The Germans soon discover the makeshift camp and deep latrines. They conclude that the observation post is how the Allies knew to sink the ship. And discard the theory that their code has been cracked.

It’s just one example of what happens in Cryptonomicon. But it’s the other part of the book I want to draw your attention to today…

Cryptography and cryptocurrencies – what’s the link?

It may seem like cryptocurrencies came out of nowhere. Bitcoin wasn’t there one day… and existed the next. But the truth is that it was in development for decades.

Cryptronomicon doesn’t just discuss cryptography during the Second World War. It has a parallel story that takes place in modern times. And it’s about cryptocurrencies. This is no coincidence.

The underlying problems and solutions around cryptocurrencies are similar to those of the Enigma machine. Secret messages and currency systems face many of the same challenges. Cryptography – coding and decoding information – is a solution that works for both.

Whether you’re running a financial system or a secret messaging system, people need to send and receive something of immense value securely. They need to do it in a way that cannot be abused by others. And it needs to be done in a way that is verifiable. Both systems need trust as the crucial element.

Cryptography is just one way of going about all this. Our current financial system uses a different method. It assigns responsibility for managing the payments and currency systems to central institutions. They solve the challenges of a financial system by control.

The weakness is that this only transfers the question of trust. Do you trust the government and the bank to keep your money safe?

Cryptocurrencies are designed to create a system that doesn’t need such a central authority. Trust is established using cryptography instead.

Cryptonymicon uses the similarities to Enigma codebreaking to explain how cryptocurrencies work. Astonishing given it was published a decade before bitcoin was launched

Bitcoin saves lives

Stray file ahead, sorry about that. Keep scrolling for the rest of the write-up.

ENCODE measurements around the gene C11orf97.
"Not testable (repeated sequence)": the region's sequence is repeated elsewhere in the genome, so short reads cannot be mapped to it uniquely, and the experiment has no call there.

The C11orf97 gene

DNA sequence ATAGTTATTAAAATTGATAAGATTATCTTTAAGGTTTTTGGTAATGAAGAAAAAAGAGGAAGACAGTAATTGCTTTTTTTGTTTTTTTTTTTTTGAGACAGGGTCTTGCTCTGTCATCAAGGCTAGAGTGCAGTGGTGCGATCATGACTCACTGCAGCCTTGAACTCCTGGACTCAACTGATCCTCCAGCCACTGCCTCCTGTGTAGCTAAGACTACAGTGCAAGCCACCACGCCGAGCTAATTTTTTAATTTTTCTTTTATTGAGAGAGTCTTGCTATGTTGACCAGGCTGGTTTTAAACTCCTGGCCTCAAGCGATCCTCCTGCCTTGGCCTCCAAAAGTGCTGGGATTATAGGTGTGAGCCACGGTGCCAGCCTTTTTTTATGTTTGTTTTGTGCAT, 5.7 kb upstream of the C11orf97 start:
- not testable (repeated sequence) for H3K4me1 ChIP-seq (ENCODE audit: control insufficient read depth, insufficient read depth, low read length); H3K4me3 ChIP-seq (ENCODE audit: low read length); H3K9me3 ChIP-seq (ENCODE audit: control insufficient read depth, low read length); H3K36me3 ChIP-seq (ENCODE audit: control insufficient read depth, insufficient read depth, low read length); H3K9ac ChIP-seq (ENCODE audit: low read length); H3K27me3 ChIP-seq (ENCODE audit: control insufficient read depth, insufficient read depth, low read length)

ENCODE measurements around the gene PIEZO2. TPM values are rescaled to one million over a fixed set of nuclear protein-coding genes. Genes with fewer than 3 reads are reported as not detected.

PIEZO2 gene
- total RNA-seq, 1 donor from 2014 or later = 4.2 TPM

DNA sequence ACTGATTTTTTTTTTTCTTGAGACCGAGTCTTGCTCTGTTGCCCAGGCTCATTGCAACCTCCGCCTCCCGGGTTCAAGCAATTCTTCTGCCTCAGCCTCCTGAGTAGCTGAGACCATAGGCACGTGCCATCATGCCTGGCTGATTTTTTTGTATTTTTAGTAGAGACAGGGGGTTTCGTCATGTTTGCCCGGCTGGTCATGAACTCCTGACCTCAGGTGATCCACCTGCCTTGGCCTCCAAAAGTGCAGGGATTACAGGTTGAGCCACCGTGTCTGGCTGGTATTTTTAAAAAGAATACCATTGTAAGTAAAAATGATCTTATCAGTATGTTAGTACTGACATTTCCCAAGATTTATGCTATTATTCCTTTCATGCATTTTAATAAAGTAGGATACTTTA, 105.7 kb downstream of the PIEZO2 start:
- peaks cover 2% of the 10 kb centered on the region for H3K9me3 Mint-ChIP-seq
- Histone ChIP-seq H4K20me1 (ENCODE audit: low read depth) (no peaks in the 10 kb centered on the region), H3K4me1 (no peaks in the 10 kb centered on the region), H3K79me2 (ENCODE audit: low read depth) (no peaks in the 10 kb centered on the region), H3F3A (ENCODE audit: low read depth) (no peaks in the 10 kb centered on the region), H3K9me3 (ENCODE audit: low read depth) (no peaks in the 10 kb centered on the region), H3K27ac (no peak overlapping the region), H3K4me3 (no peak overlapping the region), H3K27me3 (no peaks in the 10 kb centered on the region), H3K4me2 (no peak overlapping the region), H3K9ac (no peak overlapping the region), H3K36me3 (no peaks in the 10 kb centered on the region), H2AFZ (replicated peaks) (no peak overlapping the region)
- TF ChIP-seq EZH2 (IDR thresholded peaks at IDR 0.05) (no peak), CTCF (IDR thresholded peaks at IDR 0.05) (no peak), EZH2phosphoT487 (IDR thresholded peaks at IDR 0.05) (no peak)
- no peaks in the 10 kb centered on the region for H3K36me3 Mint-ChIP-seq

While cracking Enigma shortened the war and possibly saved my step-grandfather, I can’t help but wonder whether bitcoin is saving lives too.

We live in developed countries. And for most of us, our relations and dependents do too. It’s difficult to understand or imagine what sorts of challenges others less fortunate face from their governments and financial institutions.

I mean, their banks can fail… a bit like Northern Rock and Lehman Brothers did.

Their central banks can mismanage the currency, causing inflation… a bit like the Bank of England did.

Their banks can debank their customers over political disagreements… a bit like in the UK.


Cryptocurrencies’ purpose is to circumvent such constraints. To provide alternatives to your nation’s monetary system. That’s why people living in third-world countries have cottoned on to their use first, while the rest of us hold them as a speculative play.

A survey discovered 87% of bitcoin owners use it for international remittances. In 2022, Coinbase estimated remittances grew 900%. The usual suspects were top of the list: Argentina and Venezuela.

A lot of this money goes to friends and family left behind. People who need money because their governments are mismanaging the economy so badly. And those governments impose capital controls to ensure everyone sinks together.

Bitcoin saves people from this prison.

If you believe the British financial system is safe and sound, with no restrictions, inflation or bank failures on the horizon, perhaps you don’t need to own bitcoin.

So the real question is when you should invest. And this week is your last chance to enter the market at an opportune moment that only comes along every four years. Find out more here.

I wonder if your grandchildren might one day thank you.

Until next time,

Nick Hubble
Editor, Fortune & Freedom